A “love squeeze” is what my mom called a hand squeeze that means “I love you.” Love squeezes are especially useful during car rides, the middle of church, doctors’ offices, and any other nervous moments when you can’t give a hug or say the words “I love you.” My mom would often reach from the driver’s seat back towards our car seats, singing, “love squeeze!” We would affectionately squeeze her hand and feel loved.

My youngest daughter, Jane, is pathologically friendly. She wants to hug complete strangers. Upon meeting someone new, she immediately and adamantly refers to them as her “best friends.” She often tells me “all people love me!” When I reach from the driver’s seat to give Jane a love squeeze, she attempts to wrap her whole body around my hand and squeezes with all her might.

My older daughter, Christina, is more cautious. She warms up to people slowly. She trusts slowly. She says she doesn’t really like hugs.

When Christina first moved in with me, it felt natural to me to tell her that I loved her as I dropped her off at school in the morning, and as I tucked her into bed at night. When I called, “Have a good day! I love you!” from the car window, she would mutter “okay,” as she hurried to her class. When I tucked her into bed at night with an, “I love you! Sweet dreams!” she would merely tell me, “good night!”

When I reached my hand towards her while driving and said “love squeeze!” she would offer me her hand limp, barely touching my hand. Sometimes, she would rest the dead weight of her hand on top of mine, but she would not squeeze.

She behaved similarly when I tried to hug her. Although she hugged friends and acquaintances, she often shied away from me. When she was upset, I would reach to hug and comfort her. She usually pulled away. If she didn’t pull away, she would limply lean against me, her arms hanging at her sides. She told me, “hugs don’t make me feel better!”

As a physically affectionate person, this frustrated me. While I wanted Christina to have autonomy, and never wanted to force her to hug me, I wanted to bond with my daughter. This was how I bonded. I bonded through hugs, cuddles, and love squeezes. But Christina wanted to bond with me on her own terms.

One day, after a tearful argument, I offered Christina a hug in an attempt to show her that I cared about her unconditionally. She leaned one side slightly towards me, then coldly moved away. I felt helpless. We had just miscommunicated and argued. No one had won. We hadn’t seen each other’s point of view. She was in tears. We were emotionally distant from each other. And I couldn’t even give her a hug to show her that I still—and always—loved her.

In one of my worst parenting moments, I turned away from her and, without another word, slammed the door loudly and left the house, leaving Christina sobbing with my mother.

A storm of negative thoughts pounded in my mind as I drove away from the house: she’s never going to trust you. She’s never going to bond with you. It’s just going to get worse when she’s a teenager. She’s going to have lifelong attachment issues.

I went to the gym for about 20 minutes and ran furiously. Then I went to Dairy Queen. I bought Christina a large Oreo blizzard. And I drove home.

I apologized. Not slamming doors is one of our household communication rules. It’s posted on our refrigerator. I should know better. I told Christina I had broken our communication rules, and I was very sorry. And I said, “I’m not going to initiate hugs at all, until you want me to. If you want hugs or love squeezes or cuddles or kisses, you tell me, okay?”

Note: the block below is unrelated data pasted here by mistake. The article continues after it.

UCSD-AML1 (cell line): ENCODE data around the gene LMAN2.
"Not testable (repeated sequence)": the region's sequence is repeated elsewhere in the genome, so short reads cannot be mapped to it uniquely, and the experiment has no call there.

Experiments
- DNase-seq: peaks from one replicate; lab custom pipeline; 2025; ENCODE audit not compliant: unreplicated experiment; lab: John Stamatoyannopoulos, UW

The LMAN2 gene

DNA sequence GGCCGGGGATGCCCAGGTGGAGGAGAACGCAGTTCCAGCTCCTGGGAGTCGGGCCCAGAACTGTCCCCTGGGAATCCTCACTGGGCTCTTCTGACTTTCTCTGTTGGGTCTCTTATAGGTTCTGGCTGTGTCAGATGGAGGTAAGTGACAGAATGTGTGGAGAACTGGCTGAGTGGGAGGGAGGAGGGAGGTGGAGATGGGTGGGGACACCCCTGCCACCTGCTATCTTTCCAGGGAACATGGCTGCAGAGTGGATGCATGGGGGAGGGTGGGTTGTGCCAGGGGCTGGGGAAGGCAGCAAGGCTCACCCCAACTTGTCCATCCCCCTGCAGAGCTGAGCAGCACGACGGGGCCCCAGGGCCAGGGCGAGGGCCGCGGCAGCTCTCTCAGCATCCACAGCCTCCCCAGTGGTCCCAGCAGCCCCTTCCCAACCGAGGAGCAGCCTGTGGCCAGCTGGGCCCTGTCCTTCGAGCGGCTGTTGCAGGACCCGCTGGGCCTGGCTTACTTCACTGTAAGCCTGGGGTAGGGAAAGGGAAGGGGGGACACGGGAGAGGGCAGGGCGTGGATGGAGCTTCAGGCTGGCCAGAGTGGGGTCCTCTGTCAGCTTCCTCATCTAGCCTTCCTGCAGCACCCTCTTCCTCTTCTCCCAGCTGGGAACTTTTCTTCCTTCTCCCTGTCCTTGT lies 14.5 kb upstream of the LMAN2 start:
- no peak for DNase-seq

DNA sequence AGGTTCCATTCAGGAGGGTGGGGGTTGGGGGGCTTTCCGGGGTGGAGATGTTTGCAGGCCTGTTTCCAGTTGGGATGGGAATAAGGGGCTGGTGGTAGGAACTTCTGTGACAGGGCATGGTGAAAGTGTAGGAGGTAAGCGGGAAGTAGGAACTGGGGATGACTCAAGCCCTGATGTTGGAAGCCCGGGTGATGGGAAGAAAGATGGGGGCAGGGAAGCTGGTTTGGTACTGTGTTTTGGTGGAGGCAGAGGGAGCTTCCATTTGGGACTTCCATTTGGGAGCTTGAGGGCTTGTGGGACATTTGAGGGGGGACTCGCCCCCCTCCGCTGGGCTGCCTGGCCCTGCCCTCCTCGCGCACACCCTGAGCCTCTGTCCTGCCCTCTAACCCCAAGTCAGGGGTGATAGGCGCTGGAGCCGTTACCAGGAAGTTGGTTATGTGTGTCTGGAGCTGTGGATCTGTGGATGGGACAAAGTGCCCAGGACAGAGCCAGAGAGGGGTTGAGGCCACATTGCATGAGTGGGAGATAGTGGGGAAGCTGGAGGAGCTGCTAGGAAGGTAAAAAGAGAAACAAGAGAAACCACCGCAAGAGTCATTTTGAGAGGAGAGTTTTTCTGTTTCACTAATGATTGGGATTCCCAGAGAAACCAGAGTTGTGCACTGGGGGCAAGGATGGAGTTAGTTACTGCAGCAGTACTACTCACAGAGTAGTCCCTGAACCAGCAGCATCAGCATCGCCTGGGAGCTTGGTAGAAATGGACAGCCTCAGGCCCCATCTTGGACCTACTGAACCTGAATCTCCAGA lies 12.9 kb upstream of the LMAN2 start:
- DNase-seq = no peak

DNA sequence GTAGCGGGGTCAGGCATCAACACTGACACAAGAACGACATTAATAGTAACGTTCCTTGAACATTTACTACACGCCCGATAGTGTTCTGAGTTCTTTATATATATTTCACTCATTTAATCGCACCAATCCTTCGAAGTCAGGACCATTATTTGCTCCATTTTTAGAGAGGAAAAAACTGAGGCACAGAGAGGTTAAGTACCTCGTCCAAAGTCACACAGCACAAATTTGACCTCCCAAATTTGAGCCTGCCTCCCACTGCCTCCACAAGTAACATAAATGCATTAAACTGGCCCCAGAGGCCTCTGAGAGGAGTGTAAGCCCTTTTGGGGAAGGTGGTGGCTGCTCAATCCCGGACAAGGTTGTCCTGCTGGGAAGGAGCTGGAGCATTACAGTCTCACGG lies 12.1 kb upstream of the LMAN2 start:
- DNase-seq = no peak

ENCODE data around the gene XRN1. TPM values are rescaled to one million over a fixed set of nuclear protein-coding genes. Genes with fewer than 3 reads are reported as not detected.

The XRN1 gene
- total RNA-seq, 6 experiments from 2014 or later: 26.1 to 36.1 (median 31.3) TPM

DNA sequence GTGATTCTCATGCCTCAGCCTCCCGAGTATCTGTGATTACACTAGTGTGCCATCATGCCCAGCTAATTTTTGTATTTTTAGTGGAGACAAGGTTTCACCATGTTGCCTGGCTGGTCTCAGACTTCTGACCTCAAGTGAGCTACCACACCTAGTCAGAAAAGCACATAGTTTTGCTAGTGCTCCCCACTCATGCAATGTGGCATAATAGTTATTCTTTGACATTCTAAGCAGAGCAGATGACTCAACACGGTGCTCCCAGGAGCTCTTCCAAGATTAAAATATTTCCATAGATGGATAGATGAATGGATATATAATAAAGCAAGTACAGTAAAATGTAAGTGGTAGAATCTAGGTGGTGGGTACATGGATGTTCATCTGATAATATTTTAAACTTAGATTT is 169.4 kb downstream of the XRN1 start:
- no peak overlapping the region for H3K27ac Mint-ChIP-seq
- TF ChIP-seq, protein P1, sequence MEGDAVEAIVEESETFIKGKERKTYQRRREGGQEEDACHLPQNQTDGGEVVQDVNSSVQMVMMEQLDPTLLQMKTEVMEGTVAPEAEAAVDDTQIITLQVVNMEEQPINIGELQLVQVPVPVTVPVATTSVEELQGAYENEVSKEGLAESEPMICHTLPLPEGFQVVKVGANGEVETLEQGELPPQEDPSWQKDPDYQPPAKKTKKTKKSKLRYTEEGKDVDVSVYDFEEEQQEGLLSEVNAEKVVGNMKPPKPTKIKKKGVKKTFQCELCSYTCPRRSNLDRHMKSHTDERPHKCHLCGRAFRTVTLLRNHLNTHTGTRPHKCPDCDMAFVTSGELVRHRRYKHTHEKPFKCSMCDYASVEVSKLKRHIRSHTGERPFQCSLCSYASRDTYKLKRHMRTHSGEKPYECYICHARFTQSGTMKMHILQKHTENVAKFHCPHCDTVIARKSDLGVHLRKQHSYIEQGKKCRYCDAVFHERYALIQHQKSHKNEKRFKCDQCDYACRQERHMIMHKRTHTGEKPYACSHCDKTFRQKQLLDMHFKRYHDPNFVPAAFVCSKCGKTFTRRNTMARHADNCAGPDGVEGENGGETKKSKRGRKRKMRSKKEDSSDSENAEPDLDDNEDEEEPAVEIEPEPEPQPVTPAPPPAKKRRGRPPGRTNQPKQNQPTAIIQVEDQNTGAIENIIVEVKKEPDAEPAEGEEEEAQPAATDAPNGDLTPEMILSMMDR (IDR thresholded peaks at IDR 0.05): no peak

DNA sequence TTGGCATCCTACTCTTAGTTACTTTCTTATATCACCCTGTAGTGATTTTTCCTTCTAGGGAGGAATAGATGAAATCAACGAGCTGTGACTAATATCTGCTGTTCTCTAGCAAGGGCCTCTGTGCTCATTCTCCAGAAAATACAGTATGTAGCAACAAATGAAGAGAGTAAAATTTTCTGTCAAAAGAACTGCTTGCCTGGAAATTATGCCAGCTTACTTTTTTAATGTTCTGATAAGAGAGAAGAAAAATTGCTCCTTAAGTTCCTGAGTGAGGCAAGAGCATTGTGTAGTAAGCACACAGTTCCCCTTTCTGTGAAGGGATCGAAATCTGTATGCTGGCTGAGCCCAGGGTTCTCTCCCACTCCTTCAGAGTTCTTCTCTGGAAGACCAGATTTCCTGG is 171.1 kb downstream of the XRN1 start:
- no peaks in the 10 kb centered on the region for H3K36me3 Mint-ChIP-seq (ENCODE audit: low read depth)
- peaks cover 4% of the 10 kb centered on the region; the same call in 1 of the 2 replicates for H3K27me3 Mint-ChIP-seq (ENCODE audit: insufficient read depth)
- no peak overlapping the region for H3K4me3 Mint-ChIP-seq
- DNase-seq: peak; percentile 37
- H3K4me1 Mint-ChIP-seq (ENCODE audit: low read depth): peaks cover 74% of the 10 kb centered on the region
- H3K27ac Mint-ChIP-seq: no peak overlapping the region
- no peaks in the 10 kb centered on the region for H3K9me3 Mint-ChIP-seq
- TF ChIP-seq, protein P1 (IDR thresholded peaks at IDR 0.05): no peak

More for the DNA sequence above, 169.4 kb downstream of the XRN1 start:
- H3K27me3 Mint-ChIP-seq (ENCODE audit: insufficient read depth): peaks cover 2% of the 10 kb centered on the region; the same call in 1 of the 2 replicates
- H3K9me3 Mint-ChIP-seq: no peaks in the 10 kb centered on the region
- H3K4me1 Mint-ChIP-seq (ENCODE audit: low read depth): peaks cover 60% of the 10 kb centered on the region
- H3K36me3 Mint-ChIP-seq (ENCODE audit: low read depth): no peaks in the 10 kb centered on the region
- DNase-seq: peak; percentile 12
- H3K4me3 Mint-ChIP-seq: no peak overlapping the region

After that, things got remarkably better. Christina started asking me for hugs. When I reached to give Jane love squeezes in the car, Christina gave me her hand, too, and squeezed my hand ever so slightly. And then a little bit more.

Several months later, I reached toward my girls’ car seats and sang, “love squeeze!” I was thinking about how far we had both come. I was feeling happily with our progress and proud of us as a family. I had learned to give Christina the space to learn to trust me and initiate on her own time. I had learned to let her be in control, to take her love languages into consideration, and to think creatively and intentionally about bonding with my daughter. She, in turn, was learning that physical affection could feel safe and good and make you feel better when you’re sad—a concept she previously said she didn’t understand. Now, Christina says “I love you” to me very often. She comes to me for hugs when she’s upset. She hugs me back when I hug her.

As I was blissfully reminiscing about how far we had come, I felt something that was not Christina’s hand. Instead of a love squeeze, she had shoved a slimy, used tissue into my palm.

But most days, she squeezes my hand hard. She says, “I love you,” every time she gets out of the car for school, and every night when I tuck her in bed. If we are in different rooms of our house, she stops playing frequently to seek me out, hug me, and tell me that she loves me. Sometimes, on car rides, she reaches toward the driver’s seat and sings, “love squeeze!”

Today, she gripped my hand until it became nearly unsafe to drive.

Recently, she overheard a counselor say something about attachment disorders, and she asked me what that was. I said, “honey, you don’t have to worry about that. You don’t have that.” She said, “I know. I don’t trust people, but I’m attached to you.”

And I thought about love squeezes. And I knew she was right.

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